CULTURE

The Paris-Athens connection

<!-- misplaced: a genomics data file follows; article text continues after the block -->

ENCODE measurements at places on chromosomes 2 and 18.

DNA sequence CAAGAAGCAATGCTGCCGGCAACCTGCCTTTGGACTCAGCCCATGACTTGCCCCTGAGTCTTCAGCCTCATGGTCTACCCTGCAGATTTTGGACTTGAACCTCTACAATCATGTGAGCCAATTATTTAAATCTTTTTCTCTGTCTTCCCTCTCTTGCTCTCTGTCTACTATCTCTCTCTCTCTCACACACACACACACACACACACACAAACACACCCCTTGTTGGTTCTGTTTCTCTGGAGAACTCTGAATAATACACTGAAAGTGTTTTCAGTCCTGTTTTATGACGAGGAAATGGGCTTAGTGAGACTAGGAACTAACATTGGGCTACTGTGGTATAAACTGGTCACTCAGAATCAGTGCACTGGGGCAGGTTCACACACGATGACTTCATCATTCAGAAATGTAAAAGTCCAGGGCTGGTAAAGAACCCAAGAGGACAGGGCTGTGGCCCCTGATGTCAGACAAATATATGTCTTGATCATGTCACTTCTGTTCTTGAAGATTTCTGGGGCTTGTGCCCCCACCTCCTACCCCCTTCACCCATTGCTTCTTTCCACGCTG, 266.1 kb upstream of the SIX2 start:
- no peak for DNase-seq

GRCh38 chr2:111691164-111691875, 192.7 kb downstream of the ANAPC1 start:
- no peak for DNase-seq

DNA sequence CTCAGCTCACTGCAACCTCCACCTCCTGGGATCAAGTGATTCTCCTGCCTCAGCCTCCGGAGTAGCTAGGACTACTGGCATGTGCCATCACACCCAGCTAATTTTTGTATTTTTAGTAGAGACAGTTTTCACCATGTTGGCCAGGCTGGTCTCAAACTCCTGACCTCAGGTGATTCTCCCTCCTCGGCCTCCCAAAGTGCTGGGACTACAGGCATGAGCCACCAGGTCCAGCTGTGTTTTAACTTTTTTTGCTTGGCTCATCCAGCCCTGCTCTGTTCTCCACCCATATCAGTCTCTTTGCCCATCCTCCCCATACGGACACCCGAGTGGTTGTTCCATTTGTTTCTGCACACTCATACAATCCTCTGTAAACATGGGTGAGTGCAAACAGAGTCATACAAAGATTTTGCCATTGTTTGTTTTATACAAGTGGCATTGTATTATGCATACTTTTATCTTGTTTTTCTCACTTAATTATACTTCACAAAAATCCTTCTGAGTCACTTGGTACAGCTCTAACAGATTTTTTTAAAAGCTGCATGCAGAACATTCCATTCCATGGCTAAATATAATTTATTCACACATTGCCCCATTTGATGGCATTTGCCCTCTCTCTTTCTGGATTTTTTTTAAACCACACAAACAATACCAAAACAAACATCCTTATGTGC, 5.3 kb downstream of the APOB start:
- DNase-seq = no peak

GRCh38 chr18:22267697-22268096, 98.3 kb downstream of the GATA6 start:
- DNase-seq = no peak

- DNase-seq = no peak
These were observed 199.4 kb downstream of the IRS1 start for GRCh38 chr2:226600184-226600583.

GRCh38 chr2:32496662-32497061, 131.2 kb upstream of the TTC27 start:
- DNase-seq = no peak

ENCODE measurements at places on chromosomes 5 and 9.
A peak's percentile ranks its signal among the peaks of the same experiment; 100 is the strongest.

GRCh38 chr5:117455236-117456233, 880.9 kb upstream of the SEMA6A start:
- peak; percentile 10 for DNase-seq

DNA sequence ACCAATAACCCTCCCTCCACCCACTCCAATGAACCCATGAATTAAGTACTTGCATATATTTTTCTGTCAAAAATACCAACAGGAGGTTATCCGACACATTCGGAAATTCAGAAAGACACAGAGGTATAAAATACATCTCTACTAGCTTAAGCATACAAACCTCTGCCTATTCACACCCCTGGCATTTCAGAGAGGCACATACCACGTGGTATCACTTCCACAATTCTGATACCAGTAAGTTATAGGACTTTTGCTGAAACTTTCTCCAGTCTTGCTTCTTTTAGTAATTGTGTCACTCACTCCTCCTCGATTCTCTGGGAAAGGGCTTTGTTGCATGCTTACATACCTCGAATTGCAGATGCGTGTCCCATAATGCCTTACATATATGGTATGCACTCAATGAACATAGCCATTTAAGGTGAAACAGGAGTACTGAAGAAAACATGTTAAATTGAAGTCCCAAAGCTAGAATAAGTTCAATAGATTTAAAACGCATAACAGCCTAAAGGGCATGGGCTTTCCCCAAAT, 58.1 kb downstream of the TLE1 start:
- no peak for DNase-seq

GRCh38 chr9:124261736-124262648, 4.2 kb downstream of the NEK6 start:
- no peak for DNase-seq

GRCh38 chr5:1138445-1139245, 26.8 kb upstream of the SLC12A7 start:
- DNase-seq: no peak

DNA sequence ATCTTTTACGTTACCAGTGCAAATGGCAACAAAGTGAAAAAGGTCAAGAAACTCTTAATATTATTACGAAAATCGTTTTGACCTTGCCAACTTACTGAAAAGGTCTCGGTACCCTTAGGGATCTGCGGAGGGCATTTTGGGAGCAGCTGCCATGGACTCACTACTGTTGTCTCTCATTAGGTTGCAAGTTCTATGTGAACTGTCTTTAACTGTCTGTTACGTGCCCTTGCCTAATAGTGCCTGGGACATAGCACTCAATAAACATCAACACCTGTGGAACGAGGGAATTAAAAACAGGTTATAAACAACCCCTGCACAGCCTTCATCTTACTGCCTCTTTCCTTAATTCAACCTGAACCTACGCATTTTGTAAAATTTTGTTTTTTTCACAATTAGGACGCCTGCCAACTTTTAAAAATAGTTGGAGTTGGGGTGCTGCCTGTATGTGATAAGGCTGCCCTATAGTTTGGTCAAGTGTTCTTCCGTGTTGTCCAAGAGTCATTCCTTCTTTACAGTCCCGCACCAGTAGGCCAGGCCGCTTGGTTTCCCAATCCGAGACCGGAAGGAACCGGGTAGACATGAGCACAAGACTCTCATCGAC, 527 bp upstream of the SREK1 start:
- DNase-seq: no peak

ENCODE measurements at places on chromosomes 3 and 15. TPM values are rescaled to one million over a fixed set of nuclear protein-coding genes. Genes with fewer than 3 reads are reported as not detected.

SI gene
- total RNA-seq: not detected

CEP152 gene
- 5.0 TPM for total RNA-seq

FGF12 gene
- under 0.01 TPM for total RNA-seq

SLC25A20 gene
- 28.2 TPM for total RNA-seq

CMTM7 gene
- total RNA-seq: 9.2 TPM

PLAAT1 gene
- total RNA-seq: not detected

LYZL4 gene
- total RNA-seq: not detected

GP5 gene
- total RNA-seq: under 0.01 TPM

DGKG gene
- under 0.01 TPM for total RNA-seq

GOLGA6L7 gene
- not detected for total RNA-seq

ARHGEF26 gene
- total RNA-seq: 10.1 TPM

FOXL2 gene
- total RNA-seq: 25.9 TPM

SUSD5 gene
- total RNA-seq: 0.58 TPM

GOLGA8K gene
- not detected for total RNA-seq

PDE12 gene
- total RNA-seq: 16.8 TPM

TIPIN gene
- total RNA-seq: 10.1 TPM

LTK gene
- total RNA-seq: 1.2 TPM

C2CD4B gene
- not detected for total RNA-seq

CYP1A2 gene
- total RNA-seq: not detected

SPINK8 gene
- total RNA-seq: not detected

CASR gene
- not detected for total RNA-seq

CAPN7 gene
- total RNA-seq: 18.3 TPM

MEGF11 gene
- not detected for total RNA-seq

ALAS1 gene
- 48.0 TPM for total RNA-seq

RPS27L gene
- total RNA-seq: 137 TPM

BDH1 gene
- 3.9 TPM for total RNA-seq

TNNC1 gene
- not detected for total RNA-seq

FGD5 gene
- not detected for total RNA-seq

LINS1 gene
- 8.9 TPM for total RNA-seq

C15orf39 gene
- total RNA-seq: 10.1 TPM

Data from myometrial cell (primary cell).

A Cubist-like composition that Nikos Hadzikyriakos-Ghikas painted of houses in an arid landscape – probably of a Greek island – is juxtaposed next to «Sacre-coeur,» another Cubist painting, this time by Pablo Picasso, Ghikas’s senior by 25 years. The similarity is striking and the fact that Ghikas spent much of his early career in France partly explains the influence of Cubism on his work. Ghikas was not alone in assimilating the artistic currents of Paris in his work. Practically all Greek artists from the late 19th century (Munich was another major artistic center for Greeks at the time) to the mid-20th century period turned to the European cultural metropolis for their inspiration. The examples they drew and the way in which they synthesized the various stylistic currents in their work are unfolded in «Paris- Athens, 1863-1940,» a large, gratifying exhibition which opened recently at the National Gallery. Conceived by the gallery’s director, Marina Lambraki-Plaka, and realized by a team of the museum’s curators (Olga Mentzafou, who is also in charge of the catalog, as well as Efi Agathonikou, Maria Katsanaki, Marilena Kasimati, Nafsika Litsardopoulou and Lina Tsikouta), the exhibition includes more than 200 works as well as a large section of engravings by some of the biggest names in Greek and French art. Maurice Denis, Alexandre Cabanel, Auguste Renoir and Henri Matisse are among the 60 French artists represented, and most of the works are presented in pairs to underline the effect that French art – including post-impressionism, Cubism, Fauvism, symbolism, Les Nabis, abstraction, metaphysical painting, Dada and surrealism – had on the Greek artists. Compared to the effect that the Munich Academy of Fine Arts had on the development of Greek painting (on the so-called School of Munich generation of academic painters) in the mid- and late 19th century, the Parisian connection is much broader both chronologically and stylistically. This may be why it has not been adequately studied until now. One of the National Gallery’s objectives is to provide a realistic and unidealized understanding of the topic. One of its goals is to challenge the long-held notion that contrasts the Munich and Parisian-inspired Greek art, placing the first in the ranks of conservative, academic painting and the latter as synonymous with the modern and the avant-garde. An example is Thodoros Rallis, an orientalist painter who studied under Jean-Leon Gerome. The juxtaposition of his large, light-suffused paintings with that of Gerome or Jean Joseph Benjamin Constant are among the most impressive in the National Gallery exhibition. The academic tradition is definitely there and in some ways, Rallis’s paintings resemble the genre scenes of Nikiforos Lytras (a School of Munich painter). The exhibition begins its story in 1863, the year of the controversial Salon des Refuses. This date symbolizes the rift between academic and modern art in Paris and the resignation of King Otto in Greece, a turning point for the country’s history. Apparently, the flow of Greek artists into Paris increased after 1870, a period of cultural growth for the French capital. The case of Grigorios Soutzos, who lived in Paris earlier, is among the exhibition’s small revelations and the supposed effect that he had on his younger painter Edgar Degas is one of the exhibition’s few examples that shows the direct impact of a Greek on a French artist. Nikolaos Xydias was also in Paris before 1870 and actually exhibited at the Salon des Refuses. His large mythological and allegorical scenes are shown together with those of Ioannis Doukas and juxtaposed with those of Alexandre Cabanel and Paul-Jacques-Aime Baudry. More along the developments of modern art, one will find some small, fine paintings by Pericles Pantazis (he only spent a few months in France) next to paintings by Edouard Manet, Eugene Boudin and Gustave Courbet. The elegance of Belle Epoque Paris typifies the portraits and urban scenes of Pavlos Mathiopoulos, a favorite painter among the Athenian haute-bourgeoisie. The parallelism with Jean Beraud is one of the most befitting. In the first decades of the 20th century, Paris attracted an even greater number of international artists. In the exhibition, the frieze-like, allegorical paintings of Constantinos Parthenis, a pioneering figure for the development of Greek art, is presented together with those of his contemporary Maurice Denis who at the time had painted the ceiling of the Theatre des Champs-Elysees. A blend of symbolism and of the style developed by Les Nabis suggests an eclectic, distinctive visual language. Parthenis was a teacher for many of the Thirties Generation Greek artists who studied in Paris in the interwar period. Dimitris Galanis, a Greek artist who was already well integrated in the Parisian artistic scene from the beginning of the century, introduced many of them to the latest artistic currents. Galanis was a close friend of Andre Derain and in «Paris-Athens» nudes and portraits by both artists make a connection with the portraits of Yiannis Moralis or Orestis Kanellis. Paintings by Yiannis Tsarouchis and Diamantis Diamantopoulos are paired together with compositions by Henri Matisse. Except for the use of vividly contrasting colors and not counting the fact that Tsarouchis had once said that his work looks like that of Matisse, the connection between Fauvism and the art of the Thirties Generation painting is not as convincing as other links made in the exhibition. Perhaps the inclusion of explanatory panels would have helped deepen the understanding behind the connections made and guide the viewer through what is an abundance of good painting. Still, «Paris-Athens» remains a pleasure to the eye and an incentive for further reading into the development of Greek art. At the National Gallery (44 Alexandrou Soutzou, 210.723.5937) through March 31. Eurobank-Private Banking is the exhibition’s sponsor.